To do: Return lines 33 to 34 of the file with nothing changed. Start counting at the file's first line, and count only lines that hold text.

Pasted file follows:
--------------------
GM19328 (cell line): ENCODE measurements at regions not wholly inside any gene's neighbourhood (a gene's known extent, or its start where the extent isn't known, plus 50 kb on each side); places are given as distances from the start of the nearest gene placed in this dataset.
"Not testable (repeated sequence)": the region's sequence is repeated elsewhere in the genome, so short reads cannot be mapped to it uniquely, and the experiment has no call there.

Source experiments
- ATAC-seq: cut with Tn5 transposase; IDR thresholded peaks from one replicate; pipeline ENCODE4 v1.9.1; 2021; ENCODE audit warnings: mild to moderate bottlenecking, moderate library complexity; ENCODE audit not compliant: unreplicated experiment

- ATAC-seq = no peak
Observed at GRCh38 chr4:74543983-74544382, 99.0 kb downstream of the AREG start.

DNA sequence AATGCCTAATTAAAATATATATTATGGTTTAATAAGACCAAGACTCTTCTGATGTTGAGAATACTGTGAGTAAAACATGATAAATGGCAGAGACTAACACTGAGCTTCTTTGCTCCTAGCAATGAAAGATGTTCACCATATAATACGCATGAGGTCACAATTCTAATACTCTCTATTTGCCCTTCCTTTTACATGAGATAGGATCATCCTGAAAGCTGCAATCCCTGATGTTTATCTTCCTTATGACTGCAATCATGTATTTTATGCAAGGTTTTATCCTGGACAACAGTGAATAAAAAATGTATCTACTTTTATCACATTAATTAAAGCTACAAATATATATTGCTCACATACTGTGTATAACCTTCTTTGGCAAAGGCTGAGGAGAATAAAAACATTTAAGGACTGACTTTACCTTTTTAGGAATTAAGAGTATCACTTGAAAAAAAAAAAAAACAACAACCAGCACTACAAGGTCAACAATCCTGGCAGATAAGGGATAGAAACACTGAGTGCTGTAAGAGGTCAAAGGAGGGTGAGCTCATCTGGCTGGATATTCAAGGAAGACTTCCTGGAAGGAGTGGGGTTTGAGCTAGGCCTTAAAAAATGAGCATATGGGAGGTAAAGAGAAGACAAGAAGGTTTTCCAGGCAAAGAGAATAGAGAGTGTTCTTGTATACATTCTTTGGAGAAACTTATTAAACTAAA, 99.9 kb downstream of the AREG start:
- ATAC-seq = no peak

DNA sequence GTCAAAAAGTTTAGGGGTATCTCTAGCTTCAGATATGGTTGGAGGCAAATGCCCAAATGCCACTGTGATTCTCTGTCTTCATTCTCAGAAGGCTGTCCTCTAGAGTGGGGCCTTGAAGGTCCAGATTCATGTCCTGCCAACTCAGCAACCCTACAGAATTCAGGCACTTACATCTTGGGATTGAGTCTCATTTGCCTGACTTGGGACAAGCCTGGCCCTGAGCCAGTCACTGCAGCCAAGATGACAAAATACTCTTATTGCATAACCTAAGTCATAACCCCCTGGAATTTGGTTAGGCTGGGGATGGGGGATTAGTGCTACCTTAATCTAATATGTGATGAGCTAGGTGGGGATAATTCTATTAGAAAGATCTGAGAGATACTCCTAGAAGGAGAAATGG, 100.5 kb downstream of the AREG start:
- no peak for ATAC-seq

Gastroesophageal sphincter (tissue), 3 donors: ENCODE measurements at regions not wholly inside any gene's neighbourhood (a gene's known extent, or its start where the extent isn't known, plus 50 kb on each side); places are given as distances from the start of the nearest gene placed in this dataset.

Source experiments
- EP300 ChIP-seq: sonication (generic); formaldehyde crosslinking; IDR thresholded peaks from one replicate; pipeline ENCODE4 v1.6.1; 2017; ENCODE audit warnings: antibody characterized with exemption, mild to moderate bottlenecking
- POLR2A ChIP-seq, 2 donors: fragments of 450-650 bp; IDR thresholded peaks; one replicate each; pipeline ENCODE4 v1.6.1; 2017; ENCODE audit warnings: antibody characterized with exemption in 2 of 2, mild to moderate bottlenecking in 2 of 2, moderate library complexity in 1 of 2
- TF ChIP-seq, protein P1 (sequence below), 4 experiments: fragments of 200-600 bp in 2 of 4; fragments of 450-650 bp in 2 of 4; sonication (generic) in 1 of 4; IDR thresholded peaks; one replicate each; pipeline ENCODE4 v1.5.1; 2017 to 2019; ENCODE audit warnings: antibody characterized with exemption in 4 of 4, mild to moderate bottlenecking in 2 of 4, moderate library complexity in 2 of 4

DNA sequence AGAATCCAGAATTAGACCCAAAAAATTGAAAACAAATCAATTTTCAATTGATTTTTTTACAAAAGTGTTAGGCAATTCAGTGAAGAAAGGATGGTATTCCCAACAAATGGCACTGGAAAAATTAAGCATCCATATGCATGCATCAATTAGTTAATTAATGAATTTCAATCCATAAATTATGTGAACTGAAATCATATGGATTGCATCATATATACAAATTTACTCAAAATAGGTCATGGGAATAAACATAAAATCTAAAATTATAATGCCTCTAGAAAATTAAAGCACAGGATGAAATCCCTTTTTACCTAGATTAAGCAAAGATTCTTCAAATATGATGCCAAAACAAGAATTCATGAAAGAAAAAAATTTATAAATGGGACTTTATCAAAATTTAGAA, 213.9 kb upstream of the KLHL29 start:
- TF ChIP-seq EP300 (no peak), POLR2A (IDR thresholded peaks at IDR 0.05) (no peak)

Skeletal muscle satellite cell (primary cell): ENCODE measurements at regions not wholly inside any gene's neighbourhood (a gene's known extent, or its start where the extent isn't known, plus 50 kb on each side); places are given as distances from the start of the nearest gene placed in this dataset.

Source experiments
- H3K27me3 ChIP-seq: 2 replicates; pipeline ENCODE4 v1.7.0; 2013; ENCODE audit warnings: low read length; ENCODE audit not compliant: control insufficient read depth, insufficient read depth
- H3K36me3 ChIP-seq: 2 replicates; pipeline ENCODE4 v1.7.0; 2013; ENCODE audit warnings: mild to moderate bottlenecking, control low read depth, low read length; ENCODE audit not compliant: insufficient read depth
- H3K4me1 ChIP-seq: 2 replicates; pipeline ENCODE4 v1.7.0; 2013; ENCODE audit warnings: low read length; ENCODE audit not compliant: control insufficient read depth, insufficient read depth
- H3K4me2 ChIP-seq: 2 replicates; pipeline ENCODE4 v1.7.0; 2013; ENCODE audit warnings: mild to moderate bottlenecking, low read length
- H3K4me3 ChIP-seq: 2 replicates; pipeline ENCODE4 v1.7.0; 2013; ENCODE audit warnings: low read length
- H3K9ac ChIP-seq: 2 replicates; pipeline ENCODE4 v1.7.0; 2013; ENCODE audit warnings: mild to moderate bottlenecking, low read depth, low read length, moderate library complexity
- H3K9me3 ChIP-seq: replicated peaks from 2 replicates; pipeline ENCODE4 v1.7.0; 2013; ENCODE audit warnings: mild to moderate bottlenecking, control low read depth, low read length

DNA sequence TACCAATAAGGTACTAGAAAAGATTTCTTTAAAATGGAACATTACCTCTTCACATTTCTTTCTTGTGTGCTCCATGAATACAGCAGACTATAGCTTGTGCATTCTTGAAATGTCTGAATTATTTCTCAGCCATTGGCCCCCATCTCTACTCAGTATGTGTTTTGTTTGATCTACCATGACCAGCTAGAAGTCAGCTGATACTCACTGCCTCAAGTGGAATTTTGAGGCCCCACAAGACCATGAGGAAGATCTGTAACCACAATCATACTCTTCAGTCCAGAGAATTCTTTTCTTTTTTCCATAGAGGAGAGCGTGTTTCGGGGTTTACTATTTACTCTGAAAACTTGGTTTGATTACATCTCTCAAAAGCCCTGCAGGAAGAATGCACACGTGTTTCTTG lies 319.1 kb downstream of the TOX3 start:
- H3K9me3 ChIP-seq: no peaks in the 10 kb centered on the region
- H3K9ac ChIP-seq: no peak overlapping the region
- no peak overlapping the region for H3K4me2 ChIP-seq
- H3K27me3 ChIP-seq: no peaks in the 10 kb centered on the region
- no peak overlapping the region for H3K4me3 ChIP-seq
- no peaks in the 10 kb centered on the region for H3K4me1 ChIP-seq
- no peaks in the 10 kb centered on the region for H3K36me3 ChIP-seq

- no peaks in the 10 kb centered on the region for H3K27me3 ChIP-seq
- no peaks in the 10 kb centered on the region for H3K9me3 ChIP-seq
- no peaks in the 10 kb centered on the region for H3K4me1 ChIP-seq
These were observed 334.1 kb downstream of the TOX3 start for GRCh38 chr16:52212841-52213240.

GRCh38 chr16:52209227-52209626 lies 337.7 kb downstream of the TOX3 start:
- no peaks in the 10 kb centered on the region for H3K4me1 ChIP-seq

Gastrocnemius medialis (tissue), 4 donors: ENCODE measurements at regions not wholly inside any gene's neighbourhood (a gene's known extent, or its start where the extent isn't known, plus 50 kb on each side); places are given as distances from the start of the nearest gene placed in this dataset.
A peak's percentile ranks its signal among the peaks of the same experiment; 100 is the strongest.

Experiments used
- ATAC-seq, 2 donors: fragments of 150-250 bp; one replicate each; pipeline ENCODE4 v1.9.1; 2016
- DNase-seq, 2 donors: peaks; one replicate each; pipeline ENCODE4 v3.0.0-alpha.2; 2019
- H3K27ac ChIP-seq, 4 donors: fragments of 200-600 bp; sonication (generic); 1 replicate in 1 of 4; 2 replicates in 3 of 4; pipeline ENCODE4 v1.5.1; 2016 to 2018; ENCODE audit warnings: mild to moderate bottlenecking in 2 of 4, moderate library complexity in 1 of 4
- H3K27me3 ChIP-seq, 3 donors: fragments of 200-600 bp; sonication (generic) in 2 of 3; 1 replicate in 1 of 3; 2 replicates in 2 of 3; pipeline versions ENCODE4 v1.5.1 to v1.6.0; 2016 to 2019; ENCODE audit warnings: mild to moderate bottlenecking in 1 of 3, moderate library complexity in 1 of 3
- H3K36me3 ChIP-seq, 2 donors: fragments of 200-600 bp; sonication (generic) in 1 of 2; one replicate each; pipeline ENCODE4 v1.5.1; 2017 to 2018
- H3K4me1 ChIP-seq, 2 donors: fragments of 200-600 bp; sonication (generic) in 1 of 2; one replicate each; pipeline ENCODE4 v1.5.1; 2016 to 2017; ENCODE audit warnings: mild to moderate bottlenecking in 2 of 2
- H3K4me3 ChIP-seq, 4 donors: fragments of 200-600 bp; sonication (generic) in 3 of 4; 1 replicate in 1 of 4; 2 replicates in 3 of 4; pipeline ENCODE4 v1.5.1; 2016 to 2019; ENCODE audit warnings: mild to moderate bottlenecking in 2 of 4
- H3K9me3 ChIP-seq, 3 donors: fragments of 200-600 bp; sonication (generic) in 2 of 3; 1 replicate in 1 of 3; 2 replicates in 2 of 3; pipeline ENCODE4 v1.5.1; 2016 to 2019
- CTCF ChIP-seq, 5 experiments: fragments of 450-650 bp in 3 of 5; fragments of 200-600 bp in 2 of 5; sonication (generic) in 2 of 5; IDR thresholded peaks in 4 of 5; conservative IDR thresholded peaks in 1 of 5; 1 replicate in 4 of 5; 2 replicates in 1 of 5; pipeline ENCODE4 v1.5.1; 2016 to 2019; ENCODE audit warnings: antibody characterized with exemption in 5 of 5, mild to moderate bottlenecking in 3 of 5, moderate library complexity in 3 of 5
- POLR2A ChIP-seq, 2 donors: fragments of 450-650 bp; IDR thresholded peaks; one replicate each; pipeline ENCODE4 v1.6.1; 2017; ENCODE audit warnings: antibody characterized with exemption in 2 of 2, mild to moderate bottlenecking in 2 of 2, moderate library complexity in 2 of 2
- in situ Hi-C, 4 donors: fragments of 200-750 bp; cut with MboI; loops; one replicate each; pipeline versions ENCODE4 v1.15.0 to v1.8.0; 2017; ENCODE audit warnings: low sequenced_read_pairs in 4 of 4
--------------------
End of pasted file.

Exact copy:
- no peaks in the 10 kb centered on the region for H3K4me1 ChIP-seq
- no peaks in the 10 kb centered on the region for H3K36me3 ChIP-seq